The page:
The role of the Mediator
A Mediator is not a legal advisor or a counsellor. The process is complimentary to the legal process and both parties may be advised separately (although they are not obliged to have solicitors).
The Mediator helps those involved to identify the issues important to them and assist them with gathering information and exploring their options with a view to them making informed decisions that benefit the family.
What are the advantages?
Mediation encourages constructive communication between those who have family issues rather than setting them against one another as often happens in the legal process.
Mediation typically entails less than a handful of 1½ hour sessions and therefore, if successful can be less time consuming and cheaper than other methods of resolving such disputes.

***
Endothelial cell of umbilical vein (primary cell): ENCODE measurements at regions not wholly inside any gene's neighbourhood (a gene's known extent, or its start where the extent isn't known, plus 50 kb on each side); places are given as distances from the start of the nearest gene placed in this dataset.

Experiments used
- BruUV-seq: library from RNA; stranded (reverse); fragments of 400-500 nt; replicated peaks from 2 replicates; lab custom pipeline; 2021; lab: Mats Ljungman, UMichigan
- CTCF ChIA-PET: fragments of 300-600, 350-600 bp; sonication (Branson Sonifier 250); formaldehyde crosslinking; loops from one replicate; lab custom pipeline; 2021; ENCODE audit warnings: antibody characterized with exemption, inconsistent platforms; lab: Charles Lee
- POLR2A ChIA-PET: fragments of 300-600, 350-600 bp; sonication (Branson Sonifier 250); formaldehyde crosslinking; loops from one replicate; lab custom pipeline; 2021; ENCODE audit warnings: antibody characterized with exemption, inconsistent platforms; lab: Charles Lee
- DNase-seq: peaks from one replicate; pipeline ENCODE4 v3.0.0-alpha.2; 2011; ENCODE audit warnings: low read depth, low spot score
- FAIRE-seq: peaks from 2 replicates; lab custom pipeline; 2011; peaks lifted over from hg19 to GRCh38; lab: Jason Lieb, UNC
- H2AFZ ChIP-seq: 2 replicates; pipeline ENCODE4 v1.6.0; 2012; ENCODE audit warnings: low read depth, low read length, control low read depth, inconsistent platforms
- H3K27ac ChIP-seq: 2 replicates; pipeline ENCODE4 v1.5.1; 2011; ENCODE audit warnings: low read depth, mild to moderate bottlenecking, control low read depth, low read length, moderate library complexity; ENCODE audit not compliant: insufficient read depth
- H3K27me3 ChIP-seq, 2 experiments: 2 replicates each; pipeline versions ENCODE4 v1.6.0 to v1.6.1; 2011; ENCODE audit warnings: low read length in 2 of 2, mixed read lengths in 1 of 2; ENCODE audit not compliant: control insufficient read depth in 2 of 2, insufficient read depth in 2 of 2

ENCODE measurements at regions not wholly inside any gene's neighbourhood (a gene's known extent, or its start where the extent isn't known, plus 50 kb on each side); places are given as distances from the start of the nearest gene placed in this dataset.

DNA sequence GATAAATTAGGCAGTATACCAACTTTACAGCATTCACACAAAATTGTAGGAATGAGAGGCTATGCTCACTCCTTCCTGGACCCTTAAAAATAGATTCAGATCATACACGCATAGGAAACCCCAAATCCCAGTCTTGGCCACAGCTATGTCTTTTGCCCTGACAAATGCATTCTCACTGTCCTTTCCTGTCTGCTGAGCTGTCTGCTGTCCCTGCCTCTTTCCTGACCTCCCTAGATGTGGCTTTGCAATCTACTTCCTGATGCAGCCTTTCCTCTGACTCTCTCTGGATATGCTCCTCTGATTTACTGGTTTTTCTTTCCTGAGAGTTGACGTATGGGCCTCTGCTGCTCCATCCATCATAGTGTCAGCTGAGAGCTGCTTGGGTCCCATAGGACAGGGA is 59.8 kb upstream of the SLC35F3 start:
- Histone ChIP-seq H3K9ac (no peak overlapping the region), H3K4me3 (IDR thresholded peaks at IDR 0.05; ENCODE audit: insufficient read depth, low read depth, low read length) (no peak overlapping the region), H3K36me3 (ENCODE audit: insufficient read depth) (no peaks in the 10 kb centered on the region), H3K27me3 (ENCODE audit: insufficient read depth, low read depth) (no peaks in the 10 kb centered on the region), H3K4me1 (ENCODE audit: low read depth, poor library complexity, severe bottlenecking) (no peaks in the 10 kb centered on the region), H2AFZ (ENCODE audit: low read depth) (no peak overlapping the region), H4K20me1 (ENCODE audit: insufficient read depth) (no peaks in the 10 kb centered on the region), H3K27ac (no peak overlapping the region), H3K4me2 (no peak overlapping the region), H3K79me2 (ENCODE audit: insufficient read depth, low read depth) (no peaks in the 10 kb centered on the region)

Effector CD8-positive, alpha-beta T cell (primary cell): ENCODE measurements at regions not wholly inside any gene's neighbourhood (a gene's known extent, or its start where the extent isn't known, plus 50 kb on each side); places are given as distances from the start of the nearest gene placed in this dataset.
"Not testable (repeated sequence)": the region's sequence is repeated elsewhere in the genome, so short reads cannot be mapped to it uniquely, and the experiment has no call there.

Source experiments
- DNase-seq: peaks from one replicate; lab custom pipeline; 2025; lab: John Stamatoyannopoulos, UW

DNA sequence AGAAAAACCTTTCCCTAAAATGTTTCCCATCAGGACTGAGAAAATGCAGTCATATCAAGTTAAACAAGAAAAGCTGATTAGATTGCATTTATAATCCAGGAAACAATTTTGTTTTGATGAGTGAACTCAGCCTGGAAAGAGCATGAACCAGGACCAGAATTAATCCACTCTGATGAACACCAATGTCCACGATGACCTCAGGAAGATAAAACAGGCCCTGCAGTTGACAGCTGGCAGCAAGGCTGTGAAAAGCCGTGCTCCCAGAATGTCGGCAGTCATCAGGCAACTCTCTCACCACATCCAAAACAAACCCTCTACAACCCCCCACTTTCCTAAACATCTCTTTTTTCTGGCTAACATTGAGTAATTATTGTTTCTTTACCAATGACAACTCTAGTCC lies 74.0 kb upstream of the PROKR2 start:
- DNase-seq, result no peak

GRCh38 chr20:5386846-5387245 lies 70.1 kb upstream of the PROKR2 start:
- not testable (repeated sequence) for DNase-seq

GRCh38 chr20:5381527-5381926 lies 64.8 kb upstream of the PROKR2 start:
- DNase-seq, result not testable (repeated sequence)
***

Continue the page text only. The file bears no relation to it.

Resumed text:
Mediation allows those involved to make their own decisions rather than allowing a third party to impose decisions upon them. The participants are likely to be happier with any decisions made and such decisions may endure.
Particularly where children are concerned, the process allows more wide ranging discussions about issues impacting upon them rather than other forms of dispute resolution and therefore more rounded solutions suiting the children may result. The mediation process encourages co-operation and therefore reduces conflict. This will certainly benefit the children.
Lisa Kellett is a Resolution trained Mediator and an Accredited Specialist Family Lawyer with particular specialism in financial/property disputes arising from separation and divorce and in domestic violence.